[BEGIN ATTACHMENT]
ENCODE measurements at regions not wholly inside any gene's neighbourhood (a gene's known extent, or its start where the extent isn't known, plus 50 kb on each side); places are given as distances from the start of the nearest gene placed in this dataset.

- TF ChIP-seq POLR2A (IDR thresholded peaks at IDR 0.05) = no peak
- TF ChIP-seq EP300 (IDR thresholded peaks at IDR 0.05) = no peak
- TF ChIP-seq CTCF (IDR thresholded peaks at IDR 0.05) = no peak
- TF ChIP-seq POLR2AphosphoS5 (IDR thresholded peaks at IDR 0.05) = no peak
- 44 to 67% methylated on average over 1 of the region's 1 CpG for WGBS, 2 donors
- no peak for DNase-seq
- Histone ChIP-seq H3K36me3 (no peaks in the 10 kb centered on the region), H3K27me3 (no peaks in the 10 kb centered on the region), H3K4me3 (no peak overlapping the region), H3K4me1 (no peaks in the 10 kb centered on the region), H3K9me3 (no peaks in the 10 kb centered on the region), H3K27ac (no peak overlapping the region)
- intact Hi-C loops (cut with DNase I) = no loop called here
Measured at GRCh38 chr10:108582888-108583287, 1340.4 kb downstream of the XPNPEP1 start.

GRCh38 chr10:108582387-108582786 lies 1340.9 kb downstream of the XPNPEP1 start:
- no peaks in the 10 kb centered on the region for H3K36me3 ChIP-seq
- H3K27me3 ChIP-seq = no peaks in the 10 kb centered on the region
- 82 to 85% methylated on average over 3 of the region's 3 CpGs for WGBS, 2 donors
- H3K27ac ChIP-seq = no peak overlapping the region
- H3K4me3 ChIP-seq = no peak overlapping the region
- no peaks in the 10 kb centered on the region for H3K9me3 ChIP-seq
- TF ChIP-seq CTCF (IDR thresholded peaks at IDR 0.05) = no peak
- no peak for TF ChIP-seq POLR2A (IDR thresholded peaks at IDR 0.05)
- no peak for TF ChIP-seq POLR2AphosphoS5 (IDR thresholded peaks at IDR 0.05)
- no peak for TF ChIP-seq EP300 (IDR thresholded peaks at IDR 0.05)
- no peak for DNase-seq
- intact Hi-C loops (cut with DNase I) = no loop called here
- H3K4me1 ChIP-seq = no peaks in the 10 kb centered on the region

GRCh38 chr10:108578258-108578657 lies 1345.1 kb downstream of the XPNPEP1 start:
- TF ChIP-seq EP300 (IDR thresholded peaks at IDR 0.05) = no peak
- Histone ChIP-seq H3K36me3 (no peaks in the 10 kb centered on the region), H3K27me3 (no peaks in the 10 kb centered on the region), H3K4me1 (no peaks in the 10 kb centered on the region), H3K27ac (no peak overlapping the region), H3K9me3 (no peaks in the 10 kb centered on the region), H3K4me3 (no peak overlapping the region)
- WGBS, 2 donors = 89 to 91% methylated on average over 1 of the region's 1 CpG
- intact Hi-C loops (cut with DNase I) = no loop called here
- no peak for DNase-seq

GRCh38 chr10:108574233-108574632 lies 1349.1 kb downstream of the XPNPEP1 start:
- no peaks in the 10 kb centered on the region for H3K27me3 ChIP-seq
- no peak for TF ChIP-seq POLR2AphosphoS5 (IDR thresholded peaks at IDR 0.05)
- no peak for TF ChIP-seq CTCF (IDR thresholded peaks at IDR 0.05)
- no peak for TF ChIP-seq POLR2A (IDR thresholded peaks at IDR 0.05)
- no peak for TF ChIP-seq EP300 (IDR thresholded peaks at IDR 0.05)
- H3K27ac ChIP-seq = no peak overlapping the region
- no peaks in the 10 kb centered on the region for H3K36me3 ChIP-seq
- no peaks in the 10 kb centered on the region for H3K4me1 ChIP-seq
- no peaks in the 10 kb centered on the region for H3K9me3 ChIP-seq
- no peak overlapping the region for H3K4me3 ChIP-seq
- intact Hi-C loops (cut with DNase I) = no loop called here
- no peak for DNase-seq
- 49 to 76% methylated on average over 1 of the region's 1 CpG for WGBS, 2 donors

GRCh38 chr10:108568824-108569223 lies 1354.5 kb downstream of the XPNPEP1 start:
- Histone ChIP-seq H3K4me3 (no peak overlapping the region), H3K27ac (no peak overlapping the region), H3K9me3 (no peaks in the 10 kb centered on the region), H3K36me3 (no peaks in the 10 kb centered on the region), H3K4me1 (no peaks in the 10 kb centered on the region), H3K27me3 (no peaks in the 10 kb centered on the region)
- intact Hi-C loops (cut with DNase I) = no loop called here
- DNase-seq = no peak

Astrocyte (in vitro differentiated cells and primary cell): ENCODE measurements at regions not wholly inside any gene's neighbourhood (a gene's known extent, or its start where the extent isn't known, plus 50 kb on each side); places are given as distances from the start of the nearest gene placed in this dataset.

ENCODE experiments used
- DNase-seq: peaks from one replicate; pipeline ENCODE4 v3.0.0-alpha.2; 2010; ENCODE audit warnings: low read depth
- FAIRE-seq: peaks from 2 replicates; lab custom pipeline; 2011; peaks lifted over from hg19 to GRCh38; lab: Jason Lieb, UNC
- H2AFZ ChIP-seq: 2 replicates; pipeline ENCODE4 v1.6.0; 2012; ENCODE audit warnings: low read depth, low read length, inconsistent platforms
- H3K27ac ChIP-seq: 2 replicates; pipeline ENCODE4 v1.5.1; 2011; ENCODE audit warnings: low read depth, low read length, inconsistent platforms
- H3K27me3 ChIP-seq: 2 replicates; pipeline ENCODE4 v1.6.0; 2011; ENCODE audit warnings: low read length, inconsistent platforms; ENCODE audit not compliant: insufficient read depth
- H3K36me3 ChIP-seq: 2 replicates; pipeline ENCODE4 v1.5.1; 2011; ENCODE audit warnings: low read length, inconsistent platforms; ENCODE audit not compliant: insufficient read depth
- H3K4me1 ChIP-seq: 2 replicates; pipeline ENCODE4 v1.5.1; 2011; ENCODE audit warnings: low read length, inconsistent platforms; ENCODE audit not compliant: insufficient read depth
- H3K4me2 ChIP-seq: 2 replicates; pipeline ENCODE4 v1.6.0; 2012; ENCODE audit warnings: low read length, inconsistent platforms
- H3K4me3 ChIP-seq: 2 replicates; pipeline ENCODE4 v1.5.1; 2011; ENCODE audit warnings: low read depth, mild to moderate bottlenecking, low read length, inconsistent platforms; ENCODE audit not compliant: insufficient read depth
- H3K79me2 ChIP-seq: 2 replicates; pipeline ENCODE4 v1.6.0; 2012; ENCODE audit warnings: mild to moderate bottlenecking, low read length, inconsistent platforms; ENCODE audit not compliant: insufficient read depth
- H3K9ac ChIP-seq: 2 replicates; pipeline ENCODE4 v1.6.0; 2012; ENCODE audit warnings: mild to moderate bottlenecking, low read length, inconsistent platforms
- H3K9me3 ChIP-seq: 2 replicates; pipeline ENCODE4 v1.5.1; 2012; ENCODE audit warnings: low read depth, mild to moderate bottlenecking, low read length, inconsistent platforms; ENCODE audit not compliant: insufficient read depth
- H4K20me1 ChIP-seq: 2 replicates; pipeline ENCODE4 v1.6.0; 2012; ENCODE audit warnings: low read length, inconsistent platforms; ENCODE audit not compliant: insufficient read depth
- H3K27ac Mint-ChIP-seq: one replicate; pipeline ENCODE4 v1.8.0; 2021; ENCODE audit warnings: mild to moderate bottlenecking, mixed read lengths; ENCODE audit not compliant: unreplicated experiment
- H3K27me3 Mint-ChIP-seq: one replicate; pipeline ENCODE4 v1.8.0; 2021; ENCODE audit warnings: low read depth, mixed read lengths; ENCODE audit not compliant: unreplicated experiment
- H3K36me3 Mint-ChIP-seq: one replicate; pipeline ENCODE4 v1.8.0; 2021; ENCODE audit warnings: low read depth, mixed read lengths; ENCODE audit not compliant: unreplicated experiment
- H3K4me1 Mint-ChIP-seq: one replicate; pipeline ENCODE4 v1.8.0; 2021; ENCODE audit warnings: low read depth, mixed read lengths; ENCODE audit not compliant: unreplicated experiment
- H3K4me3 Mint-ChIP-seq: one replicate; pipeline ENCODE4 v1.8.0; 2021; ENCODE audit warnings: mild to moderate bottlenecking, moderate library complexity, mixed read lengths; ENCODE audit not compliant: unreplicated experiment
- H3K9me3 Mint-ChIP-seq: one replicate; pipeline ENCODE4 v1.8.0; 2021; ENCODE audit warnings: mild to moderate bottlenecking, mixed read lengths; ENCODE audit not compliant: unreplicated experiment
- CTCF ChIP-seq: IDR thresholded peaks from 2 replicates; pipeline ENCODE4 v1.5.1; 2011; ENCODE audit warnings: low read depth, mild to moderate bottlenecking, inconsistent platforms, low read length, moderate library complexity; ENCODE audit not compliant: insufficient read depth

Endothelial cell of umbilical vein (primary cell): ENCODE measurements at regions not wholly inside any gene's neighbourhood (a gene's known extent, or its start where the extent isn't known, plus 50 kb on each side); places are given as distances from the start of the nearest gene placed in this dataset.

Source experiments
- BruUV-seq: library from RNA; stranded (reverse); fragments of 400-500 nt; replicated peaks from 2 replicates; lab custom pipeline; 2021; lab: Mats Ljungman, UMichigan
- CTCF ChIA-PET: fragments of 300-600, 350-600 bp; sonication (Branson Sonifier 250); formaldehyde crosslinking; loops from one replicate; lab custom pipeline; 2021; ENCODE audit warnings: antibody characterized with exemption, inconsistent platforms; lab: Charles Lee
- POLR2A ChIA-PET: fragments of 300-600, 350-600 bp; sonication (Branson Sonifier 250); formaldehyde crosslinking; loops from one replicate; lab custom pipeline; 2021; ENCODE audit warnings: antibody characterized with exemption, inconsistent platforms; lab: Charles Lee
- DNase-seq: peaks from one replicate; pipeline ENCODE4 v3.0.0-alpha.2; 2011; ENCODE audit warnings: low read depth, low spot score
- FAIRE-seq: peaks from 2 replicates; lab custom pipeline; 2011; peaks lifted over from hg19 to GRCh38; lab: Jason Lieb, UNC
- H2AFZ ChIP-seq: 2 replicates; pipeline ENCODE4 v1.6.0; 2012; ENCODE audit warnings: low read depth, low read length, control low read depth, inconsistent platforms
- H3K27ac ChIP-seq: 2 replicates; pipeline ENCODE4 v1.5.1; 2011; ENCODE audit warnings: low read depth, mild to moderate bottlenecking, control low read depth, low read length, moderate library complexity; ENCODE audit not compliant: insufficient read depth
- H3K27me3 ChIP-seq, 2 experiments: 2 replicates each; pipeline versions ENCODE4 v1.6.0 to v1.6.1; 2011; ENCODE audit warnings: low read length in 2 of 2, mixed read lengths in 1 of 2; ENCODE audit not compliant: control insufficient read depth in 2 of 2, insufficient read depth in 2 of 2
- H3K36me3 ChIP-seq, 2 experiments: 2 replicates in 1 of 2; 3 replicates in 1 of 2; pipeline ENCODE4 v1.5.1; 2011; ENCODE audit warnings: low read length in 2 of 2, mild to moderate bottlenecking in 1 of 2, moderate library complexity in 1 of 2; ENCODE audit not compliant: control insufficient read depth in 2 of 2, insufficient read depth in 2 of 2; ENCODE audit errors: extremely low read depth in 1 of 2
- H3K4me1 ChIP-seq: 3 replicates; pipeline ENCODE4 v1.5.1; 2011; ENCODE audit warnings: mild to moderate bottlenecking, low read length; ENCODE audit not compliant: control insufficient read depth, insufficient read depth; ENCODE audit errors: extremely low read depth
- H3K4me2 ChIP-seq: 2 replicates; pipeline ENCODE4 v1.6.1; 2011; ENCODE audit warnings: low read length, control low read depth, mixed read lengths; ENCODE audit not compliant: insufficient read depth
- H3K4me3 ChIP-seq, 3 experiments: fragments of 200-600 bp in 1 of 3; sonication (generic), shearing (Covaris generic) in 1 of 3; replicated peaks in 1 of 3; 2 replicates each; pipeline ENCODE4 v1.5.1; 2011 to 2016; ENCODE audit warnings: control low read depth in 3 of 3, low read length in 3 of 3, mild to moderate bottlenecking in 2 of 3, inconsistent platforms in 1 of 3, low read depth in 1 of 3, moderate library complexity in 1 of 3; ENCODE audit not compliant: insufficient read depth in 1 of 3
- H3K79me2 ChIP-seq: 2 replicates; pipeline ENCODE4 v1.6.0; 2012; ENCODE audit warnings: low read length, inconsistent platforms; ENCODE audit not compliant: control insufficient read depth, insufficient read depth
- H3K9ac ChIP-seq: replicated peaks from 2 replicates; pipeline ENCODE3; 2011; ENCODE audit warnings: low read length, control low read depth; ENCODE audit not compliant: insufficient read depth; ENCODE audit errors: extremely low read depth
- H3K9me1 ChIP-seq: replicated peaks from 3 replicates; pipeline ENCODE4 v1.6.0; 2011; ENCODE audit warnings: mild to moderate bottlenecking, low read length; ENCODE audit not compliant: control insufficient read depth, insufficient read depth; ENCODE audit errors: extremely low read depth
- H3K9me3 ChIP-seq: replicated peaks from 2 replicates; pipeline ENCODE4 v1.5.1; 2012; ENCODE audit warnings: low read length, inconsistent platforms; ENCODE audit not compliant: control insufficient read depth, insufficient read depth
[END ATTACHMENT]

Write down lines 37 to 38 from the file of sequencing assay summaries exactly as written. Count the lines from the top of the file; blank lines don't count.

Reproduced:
- H3K27ac ChIP-seq = no peak overlapping the region
- no peaks in the 10 kb centered on the region for H3K36me3 ChIP-seq